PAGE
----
And, on June 23, 1912, an anti-Mormon procession gathered in Tunstall Road, headed by a brass band and a banner stating: “Mormons must leave Sunderland.” As the Elders left the church, there was “a rush for them” – according to news reports – but police officers stepped in to surround them, before safely escorting them home.

 Concerns continued to mount over the next year, with the church repeatedly targeted by vandals. Then, in February 1913, one of the riots resulted in tragic consequences.

 As protesters attacked the church yet again, so Elder RH Hendricks ran through the mob to the building – fearing for the safety of Relief Society members trapped inside.

 But, as he tried to hold the church door closed with his shoulder, rioters violently forced their way in – crushing Elder Hendricks behind the door.

 “After suffering a haemorrhage, Elder Hendricks died on February 24, 1913, although the death certificate states cause of death was continued fever,” said Sheila.

 “All this only served to make the Saints stronger and more determined in their work.”

 The outbreak of the First World War finally saw the unrest quieten, although issues with vandalism and service disruptions were reported sporadically until the 1920s.

 The past 70 years, however, have seen the church – which houses a valuable genealogical research unit – become an accepted feature in the city’s religious life.

 “Membership continued growing and, by the 1960s, our chapel in Tunstall Road just wasn’t big enough,” said Sheila. “So we bought land at Queen Alexandra Road.

 “Missionaries came for all around the world to build us a new church, and our own members volunteered to help as well – especially those with specialist trades.

 “According to reports in the Echo the church cost £125,000, but I’m sure it would have cost much more if we hadn’t built it ourselves. It was a real community effort.”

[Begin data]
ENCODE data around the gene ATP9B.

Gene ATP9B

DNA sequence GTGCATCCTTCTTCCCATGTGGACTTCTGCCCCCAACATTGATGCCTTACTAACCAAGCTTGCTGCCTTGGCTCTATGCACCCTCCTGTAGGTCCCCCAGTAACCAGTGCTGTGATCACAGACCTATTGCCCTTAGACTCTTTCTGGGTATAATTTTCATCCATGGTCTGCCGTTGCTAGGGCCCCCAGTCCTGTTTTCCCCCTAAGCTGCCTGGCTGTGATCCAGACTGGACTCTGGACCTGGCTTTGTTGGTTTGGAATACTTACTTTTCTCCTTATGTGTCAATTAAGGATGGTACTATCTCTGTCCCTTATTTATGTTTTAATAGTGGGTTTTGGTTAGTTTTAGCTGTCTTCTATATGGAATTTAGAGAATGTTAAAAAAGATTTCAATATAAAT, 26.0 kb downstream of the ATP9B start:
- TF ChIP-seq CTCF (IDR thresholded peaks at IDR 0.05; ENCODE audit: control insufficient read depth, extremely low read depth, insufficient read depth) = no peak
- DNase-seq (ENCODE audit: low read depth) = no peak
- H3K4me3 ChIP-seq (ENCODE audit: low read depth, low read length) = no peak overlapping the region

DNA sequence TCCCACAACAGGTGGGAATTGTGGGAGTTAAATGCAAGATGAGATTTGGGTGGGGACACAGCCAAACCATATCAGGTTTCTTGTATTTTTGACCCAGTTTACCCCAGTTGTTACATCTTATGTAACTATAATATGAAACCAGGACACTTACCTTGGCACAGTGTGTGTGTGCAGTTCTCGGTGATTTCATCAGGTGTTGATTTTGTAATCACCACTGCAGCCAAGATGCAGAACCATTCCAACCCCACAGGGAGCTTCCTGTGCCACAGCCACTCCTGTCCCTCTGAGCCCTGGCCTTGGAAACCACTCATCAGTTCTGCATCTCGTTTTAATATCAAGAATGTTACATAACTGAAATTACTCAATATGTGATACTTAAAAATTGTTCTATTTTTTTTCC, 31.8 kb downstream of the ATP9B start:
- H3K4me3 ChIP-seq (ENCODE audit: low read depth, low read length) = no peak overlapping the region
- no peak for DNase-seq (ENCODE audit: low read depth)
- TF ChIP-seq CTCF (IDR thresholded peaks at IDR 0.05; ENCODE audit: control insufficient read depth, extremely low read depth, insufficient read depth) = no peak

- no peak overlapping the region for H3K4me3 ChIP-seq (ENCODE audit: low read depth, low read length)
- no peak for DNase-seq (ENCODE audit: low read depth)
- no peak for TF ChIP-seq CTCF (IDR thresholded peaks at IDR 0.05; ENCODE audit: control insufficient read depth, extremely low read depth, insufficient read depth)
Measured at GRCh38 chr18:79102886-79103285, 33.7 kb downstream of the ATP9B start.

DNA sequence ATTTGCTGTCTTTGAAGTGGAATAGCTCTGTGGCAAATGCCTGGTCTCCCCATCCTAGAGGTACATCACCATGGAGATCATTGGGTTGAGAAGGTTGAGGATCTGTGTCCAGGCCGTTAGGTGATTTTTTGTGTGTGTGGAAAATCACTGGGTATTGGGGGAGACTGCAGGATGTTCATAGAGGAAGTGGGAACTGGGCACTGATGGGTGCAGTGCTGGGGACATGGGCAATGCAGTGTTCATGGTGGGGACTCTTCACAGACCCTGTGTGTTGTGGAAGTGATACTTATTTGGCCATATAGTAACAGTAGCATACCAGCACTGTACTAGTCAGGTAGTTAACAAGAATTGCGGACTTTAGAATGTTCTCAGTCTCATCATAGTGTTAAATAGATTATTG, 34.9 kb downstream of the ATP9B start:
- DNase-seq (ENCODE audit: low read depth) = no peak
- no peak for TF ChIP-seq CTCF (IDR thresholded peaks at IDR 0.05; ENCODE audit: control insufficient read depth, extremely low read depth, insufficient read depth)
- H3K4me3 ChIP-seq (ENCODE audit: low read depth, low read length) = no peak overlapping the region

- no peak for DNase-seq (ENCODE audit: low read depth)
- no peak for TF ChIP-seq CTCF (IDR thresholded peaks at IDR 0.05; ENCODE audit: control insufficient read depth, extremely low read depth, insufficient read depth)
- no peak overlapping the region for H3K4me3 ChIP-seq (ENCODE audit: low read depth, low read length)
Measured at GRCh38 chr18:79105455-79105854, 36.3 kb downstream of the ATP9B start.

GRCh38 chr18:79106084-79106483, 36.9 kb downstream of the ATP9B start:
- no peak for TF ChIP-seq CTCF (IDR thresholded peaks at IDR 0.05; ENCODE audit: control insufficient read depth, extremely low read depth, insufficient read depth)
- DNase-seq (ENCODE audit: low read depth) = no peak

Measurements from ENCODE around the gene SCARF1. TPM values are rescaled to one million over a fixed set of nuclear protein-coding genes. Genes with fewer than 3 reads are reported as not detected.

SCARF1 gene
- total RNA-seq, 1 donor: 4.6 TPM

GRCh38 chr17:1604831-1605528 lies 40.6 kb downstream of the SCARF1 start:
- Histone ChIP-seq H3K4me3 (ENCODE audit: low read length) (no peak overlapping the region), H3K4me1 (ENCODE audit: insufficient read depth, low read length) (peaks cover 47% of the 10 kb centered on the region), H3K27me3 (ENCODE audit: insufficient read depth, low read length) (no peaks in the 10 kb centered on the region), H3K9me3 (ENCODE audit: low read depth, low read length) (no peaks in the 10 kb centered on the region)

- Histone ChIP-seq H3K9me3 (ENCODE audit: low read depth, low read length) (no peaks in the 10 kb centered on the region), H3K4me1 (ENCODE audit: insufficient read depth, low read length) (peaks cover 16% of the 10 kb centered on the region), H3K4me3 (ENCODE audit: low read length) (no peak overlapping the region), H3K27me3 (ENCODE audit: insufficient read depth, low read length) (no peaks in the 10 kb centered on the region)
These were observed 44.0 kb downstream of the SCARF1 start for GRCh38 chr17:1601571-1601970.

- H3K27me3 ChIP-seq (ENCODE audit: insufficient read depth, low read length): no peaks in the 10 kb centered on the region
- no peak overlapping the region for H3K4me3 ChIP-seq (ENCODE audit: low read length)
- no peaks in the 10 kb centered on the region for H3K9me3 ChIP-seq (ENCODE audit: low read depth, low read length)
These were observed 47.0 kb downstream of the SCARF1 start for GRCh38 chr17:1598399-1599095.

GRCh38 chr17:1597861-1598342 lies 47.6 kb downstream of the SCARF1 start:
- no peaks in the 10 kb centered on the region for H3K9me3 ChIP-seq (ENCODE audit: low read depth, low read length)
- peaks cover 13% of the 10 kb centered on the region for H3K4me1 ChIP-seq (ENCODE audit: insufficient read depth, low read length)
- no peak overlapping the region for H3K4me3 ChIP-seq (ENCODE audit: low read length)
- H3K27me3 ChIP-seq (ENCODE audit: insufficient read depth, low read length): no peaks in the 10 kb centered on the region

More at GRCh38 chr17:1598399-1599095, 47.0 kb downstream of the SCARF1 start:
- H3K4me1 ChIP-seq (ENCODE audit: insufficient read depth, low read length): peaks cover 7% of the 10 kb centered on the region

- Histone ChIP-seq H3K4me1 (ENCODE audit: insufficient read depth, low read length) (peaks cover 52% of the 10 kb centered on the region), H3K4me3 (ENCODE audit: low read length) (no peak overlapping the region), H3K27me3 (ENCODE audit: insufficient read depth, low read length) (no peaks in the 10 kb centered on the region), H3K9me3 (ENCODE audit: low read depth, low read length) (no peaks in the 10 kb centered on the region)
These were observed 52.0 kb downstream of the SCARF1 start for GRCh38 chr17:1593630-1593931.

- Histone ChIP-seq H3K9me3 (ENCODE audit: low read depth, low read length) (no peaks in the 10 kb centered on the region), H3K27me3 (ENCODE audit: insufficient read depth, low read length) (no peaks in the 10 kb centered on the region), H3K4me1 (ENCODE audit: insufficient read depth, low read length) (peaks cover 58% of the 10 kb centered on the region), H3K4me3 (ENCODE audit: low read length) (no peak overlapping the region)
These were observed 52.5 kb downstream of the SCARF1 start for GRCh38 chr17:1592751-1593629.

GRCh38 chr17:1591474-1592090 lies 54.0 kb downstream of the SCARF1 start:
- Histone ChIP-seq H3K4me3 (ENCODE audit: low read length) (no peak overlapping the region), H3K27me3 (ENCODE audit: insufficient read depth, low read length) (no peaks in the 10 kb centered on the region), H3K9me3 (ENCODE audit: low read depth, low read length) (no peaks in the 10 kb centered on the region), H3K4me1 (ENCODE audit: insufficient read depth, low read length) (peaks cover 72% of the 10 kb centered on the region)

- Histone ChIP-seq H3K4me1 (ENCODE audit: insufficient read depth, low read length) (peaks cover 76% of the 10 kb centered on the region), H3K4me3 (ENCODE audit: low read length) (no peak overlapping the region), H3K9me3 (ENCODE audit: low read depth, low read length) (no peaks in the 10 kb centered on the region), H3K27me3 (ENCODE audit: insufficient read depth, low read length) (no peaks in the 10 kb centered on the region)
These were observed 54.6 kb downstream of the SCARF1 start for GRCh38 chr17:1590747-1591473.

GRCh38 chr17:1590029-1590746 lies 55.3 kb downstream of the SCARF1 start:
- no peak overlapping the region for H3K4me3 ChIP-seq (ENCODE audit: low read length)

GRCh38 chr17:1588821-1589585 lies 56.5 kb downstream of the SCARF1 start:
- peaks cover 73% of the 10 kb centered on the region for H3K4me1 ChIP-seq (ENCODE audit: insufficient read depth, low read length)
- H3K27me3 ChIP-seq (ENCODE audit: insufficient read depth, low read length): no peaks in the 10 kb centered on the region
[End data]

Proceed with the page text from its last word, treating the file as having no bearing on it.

The new church, which stands next to the Rosedene pub, took four years to complete. Members moved from Tunstall Road in 1965 and the chapel was dedicated in 1967.

 Today, the church attracts a regular congregation of over 110 – with members often helping out in community projects for the elderly, homeless and local schoolchildren. Sheila’s daughter-in-law Helen Hughes, who is originally from Sheffield, said: “We are encouraged to spend time with our families, helping to bring us closer together.

 “People sometimes struggle to find their place in the world today, but we have already found that sense of place. The whole church is a family.”

l The church will hold a celebration from 6pm on Saturday to mark its 170th anniversary. The event will include a photographic display, readings from old journals and a history presentation – as well as a chance for the more adventurous to dress up in old-fashioned clothes. All ages welcome.

Journal recorded troubled times for worshippers

THE persecution suffered by the church was documented by member Frederick William Oates – who was just a young boy at the time.

 “Sunderland was one of the real hot-beds of anti-Mormon activity for many, many years. The persecution was very bitter,” he recalled in a journal.

 “I can remember coming out of the chapel with my father and just seeing what looked to me at that time as hoards of people. They were throwing flour bags and grass sods.